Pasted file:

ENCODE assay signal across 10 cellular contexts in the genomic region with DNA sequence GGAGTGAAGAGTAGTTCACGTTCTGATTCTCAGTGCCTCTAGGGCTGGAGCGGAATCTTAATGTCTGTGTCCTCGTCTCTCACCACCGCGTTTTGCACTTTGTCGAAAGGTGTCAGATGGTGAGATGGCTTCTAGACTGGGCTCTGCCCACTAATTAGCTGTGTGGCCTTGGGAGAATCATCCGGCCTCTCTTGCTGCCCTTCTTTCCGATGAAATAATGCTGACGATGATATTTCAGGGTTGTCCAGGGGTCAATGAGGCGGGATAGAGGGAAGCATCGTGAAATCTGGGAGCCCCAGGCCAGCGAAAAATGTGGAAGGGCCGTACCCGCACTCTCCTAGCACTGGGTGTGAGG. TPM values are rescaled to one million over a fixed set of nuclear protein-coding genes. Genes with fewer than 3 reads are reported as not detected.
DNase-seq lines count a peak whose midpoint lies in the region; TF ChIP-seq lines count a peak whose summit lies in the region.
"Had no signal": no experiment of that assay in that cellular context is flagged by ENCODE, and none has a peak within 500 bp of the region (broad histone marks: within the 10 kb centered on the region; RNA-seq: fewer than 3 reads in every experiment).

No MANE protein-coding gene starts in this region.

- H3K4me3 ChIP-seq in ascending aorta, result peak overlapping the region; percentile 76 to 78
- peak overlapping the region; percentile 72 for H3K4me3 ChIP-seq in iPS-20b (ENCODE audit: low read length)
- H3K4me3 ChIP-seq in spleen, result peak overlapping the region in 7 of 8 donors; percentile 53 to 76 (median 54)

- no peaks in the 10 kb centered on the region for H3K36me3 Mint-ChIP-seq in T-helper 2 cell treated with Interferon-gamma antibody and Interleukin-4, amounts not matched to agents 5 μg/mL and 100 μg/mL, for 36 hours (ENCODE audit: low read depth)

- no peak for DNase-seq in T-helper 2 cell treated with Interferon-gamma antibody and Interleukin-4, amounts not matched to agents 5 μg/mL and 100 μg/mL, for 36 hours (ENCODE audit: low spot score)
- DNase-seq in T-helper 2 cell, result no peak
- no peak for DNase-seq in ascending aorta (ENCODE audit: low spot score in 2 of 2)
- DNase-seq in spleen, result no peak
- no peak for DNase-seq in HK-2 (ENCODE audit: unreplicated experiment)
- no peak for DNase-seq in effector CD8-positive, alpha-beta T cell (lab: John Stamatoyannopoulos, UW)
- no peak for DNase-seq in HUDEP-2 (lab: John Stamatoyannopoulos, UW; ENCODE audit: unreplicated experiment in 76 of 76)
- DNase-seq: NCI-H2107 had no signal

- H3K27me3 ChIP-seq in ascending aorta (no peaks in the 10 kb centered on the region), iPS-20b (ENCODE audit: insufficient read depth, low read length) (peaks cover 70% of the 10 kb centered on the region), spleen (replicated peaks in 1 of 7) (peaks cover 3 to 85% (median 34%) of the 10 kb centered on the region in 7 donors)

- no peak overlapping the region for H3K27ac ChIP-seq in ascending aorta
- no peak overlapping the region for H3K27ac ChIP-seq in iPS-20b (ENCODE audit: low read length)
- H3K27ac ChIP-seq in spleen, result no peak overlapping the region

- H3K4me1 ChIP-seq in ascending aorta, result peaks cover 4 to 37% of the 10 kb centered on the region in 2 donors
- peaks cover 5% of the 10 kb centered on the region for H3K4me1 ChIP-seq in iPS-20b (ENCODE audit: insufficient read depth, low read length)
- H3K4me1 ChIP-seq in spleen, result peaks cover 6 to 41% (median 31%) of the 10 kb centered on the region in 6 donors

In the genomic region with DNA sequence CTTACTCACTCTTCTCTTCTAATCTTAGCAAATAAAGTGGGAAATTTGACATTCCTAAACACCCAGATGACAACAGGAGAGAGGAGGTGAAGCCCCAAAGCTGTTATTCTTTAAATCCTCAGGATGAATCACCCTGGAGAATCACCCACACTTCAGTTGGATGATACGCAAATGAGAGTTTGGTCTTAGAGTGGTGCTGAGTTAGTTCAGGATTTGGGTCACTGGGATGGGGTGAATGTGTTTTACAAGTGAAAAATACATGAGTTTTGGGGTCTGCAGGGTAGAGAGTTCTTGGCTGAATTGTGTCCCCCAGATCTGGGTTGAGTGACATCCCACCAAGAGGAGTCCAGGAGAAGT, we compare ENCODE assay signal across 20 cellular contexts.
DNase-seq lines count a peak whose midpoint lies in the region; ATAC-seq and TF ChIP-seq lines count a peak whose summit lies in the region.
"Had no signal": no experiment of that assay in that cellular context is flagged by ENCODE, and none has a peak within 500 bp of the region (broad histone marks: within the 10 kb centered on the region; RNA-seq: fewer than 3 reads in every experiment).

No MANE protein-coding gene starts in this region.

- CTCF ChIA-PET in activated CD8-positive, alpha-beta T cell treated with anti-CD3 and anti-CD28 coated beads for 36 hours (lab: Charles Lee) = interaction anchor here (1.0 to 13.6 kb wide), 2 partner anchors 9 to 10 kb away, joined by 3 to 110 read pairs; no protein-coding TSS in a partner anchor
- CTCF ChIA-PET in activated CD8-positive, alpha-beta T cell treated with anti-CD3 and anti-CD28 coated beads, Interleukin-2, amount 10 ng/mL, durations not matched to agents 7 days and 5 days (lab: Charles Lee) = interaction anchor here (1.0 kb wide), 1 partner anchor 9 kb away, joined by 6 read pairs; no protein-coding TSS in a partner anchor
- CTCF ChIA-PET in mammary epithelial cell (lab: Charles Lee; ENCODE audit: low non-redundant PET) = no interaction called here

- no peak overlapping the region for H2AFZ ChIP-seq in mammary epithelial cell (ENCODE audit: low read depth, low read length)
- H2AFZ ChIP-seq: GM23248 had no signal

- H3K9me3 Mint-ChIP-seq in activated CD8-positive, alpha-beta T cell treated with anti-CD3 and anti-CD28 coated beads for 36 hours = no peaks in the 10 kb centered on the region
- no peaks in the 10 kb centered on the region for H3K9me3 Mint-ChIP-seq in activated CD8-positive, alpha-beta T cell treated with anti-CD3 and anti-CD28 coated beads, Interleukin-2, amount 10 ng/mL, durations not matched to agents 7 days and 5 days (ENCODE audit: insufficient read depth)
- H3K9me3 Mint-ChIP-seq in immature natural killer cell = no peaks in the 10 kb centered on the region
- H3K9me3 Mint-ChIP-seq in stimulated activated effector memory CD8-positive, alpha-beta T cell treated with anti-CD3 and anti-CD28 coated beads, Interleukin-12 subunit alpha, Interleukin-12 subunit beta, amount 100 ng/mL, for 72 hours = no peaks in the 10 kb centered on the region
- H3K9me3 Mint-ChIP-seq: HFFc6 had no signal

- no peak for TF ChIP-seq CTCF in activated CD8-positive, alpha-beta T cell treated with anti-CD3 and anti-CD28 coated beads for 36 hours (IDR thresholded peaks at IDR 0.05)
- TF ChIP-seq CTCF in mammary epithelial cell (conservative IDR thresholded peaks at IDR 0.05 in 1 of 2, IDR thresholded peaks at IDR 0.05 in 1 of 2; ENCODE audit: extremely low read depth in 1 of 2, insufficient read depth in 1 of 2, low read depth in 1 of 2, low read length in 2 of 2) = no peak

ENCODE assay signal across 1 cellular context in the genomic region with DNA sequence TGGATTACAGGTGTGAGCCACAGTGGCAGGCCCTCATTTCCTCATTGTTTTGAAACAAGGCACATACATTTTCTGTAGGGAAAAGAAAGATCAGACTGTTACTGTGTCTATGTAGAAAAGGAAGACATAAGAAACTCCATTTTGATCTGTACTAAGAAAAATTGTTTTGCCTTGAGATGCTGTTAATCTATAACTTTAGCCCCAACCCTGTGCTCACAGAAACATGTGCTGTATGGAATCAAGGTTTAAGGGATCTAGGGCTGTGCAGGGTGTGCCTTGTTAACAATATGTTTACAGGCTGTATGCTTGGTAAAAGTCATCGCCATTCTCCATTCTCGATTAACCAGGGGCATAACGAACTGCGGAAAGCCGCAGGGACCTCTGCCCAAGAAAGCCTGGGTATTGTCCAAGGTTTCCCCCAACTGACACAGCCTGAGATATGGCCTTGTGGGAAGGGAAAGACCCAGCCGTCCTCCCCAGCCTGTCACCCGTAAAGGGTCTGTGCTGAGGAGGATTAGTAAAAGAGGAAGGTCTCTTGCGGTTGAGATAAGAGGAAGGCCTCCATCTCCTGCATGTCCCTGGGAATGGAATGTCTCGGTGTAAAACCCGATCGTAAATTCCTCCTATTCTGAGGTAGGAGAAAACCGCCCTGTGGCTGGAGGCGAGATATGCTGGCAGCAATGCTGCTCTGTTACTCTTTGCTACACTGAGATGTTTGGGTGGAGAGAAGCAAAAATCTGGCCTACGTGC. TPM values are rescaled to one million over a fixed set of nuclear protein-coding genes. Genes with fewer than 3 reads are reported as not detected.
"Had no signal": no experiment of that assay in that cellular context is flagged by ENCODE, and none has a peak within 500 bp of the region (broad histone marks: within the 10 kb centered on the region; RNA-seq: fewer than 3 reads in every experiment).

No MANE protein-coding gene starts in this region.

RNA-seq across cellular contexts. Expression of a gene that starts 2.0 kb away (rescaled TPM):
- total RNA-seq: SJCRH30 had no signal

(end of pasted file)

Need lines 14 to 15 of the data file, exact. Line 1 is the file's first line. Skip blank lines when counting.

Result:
- no peak for DNase-seq in effector CD8-positive, alpha-beta T cell (lab: John Stamatoyannopoulos, UW)
- no peak for DNase-seq in HUDEP-2 (lab: John Stamatoyannopoulos, UW; ENCODE audit: unreplicated experiment in 76 of 76)